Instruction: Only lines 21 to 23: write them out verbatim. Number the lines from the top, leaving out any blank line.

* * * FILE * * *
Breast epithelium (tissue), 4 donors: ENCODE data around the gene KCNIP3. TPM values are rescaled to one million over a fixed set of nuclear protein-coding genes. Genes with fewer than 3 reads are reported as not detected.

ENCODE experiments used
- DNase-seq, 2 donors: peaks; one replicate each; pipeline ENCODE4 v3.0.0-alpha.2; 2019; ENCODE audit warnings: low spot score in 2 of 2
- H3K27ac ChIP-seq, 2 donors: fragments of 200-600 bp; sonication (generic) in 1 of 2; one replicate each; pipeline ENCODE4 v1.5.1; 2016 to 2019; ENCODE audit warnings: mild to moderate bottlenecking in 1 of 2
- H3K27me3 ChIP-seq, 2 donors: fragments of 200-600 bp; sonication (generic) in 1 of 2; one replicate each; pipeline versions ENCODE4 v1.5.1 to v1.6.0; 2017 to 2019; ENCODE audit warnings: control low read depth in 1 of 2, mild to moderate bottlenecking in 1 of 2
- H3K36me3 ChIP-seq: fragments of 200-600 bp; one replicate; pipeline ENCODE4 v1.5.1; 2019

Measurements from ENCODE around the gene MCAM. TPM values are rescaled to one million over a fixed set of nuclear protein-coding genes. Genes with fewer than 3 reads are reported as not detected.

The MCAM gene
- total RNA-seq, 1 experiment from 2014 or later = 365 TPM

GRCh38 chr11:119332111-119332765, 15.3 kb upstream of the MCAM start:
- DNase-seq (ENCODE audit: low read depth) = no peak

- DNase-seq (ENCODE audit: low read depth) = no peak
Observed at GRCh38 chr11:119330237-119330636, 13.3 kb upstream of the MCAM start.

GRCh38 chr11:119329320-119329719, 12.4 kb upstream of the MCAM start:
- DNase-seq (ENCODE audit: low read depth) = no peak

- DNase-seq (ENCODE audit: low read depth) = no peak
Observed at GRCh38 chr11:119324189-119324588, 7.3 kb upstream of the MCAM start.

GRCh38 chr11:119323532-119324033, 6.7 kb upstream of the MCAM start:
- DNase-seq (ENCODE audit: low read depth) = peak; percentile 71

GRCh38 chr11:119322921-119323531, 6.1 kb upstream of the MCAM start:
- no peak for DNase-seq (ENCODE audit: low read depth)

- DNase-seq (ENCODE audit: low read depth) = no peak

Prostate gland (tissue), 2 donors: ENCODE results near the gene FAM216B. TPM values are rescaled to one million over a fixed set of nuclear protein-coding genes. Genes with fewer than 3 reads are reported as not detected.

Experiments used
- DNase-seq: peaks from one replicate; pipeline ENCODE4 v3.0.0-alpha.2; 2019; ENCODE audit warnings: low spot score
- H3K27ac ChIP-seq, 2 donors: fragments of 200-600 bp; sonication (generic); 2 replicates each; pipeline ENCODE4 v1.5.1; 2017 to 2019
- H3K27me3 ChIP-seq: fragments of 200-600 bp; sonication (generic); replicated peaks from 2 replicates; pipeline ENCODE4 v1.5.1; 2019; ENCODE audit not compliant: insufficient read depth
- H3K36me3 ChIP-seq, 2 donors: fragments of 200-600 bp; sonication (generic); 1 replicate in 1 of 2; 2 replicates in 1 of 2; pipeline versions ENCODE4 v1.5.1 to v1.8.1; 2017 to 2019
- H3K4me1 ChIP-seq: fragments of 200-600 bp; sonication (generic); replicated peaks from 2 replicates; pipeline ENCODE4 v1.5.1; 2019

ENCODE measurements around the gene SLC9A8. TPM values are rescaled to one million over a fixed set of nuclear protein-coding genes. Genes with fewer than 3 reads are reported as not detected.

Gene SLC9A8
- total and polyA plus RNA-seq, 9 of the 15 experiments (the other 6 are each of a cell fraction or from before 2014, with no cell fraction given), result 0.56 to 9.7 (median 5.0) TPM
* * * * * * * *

- no peak for DNase-seq (ENCODE audit: low read depth)

- DNase-seq (ENCODE audit: low read depth) = no peak

Prostate gland (tissue), 2 donors: ENCODE results near the gene FAM216B. TPM values are rescaled to one million over a fixed set of nuclear protein-coding genes. Genes with fewer than 3 reads are reported as not detected.